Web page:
From left to right: Mitch Fly, Amani Simpson, Cllr Roulin Khondoker, Ivelaw King, Cllr Jason Jackson, Richard Sigobodhla, Cllr Bashir Ibrahim, Kwaku Asiedu

New mental health programme to create better future for young Black men and boys in Islington

Islington Council and the NHS can today announce a new, innovative mental health programme which will help to create a better future for young Black men and boys, and supports the council’s efforts to tackle inequality. 

The three-year programme, named “Young Black Men and Mental Health”, will see a holistic approach to addressing mental health issues among young Black males in Islington, with the aims of improving personal mental health and wellbeing, aspirations and life opportunities, while reducing exclusions.   

Research shows that two thirds of permanent school exclusions are Black pupils, and 60 per cent of Black people in England feel that they are treated with less courtesy or respect as others because of their ethnicity. These inequalities have serious impacts on mental health – Black men in Britain are 17 times more likely than white men to be diagnosed with a serious mental illness, and four times more likely to be sectioned under the Mental Health Act.  

It’s clear that more needs to be done to create a better, more equal future for young Black men and boys. That is why the council and partners are launching the Young Black Men and Mental Health programme.

The programme has been made possible thanks to a £1.6 million investment from the Violence Reduction Unit and NHS North Central London Integrated Care Board’s Inequalities Fund, a programme which invests in community-based collaborative projects such as this to improve equity of access to services, outcomes and life chances amongst under-served communities and groups in North Central London.

The programme has four strands, including:  

  • A training programme that will equip barbers at five Islington barber shops with the skills to recognise that a customer may be struggling with their mental health, and point them towards appropriate support. Barbers will be trained as mental health ambassadors, and will act as catalysts for improving mental wellbeing.  
  • “Becoming a Man”, a pioneering programme delivered in partnership with the Mental Health Foundation. It will see work undertaken with three Islington secondary schools to support young Black boys with their long-term mental wellbeing. Each school will be allocated a full-time trained counsellor, who will deliver five sessions per week with groups of young people, as well as one-to-one support. 
  • The “Elevate Innovation Hub”, comprising trained "Elevate Innovation Key Workers" who will provide wrap-around support and community coaching for those aged 16 to 25 at risk of poor health outcomes, serious youth violence and exclusion from school.    
  • A cultural competency programme for various partners, including police, GPs, social care and schools.  

To support the programme, Islington Council has worked with RAW London on a short film about the pressures of growing up as a young Black man in London. The video can be seen in full here

Cllr Roulin Khondoker, Islington Council’s Executive Member for Equalities, Culture & Inclusion, said: “Our vision is for a more equal Islington, where everyone has the opportunity to start, live and age well, which is why mental health is so important to us.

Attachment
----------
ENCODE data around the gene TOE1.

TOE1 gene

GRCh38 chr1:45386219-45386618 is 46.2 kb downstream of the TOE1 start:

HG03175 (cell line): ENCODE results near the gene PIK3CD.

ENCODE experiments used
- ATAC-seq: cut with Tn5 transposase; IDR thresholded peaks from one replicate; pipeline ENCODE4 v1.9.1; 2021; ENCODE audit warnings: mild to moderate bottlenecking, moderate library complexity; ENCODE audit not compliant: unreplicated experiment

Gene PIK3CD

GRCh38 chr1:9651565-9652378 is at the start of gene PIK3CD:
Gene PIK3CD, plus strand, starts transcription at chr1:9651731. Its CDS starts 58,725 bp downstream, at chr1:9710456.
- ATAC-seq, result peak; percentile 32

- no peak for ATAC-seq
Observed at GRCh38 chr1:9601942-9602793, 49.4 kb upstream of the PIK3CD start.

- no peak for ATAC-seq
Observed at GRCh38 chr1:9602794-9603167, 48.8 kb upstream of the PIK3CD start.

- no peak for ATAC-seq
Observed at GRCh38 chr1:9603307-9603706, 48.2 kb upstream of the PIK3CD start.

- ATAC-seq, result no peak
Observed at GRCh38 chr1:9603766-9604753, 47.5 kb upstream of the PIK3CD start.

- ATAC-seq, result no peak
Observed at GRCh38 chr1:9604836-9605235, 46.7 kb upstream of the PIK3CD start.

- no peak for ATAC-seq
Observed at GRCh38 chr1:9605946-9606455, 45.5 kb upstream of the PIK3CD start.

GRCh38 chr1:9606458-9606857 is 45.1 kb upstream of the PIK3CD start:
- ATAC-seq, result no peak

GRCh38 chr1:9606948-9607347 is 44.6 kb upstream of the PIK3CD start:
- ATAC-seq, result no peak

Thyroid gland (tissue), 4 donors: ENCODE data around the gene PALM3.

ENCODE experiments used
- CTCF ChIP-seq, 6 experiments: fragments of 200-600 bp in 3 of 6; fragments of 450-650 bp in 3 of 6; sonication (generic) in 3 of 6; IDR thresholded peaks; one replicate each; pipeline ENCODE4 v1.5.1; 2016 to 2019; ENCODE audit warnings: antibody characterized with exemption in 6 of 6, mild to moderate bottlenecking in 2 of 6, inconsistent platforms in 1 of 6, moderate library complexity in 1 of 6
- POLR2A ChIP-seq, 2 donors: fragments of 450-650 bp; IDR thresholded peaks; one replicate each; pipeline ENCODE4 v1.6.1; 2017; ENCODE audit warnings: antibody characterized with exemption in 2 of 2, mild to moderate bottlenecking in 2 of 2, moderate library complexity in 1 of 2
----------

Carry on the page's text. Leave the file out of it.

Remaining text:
“We know, though, that young Black men do not currently enjoy an equal opportunity to thrive, and are more likely to live in deprived neighbourhoods, be excluded from school, and be sectioned under the Mental Health Act. It’s so important that we act now to create a better, more equal future for young Black men, where they too can turn their dreams into a reality.  

“The Young Black Men and Mental Health programme is key to achieving this. This holistic, pioneering programme, will help young Black men with the mental health challenges they face, and support them to create a better future.” 

Cllr Jason Jackson, Islington Council ward councillor for Holloway, who has been heavily involved in the programme, said: “Growing up as a young Black man in London is extremely challenging – it can often feel like the world is stacked against you.   

“The Young Black Men and Mental Health programme is designed to empower, guide and support young Black men and boys as they face these challenges. Through the programme, we’re taking on structural and institutional racism, to help shift the practices, assumptions, and perceptions that could be holding young Black men and boys back.” 

John McGrath, an Islington GP, said: “As a local GP, I know that many people are struggling with their psychological and mental health. We know that sometimes people find this difficult to know how to talk about and may have concerns that local services don’t fully understand them.

“We are delighted to be working together on this innovative and ambitious project to change the dial on how we think and talk about mental health with young Black men in the local community. Whether in barber shops, schools or in local youth centres, we want to support our young people to thrive and achieve their goals.

“This is part of our commitment to investing to reduce health inequalities and part of a radical transformation of all local mental health services.”

Islington Council committed to making the borough a more equal place where everyone, regardless of their background, can realise their potential and enjoy a good quality of life. Challenging inequality, racism and injustice is at the heart of this, and further information on Islington’s Challenging Inequality strategy can be found on the council’s website

Contact information

If you are a member of the public with a general question about the council please view the contact information on our website or call 020 7527 2000.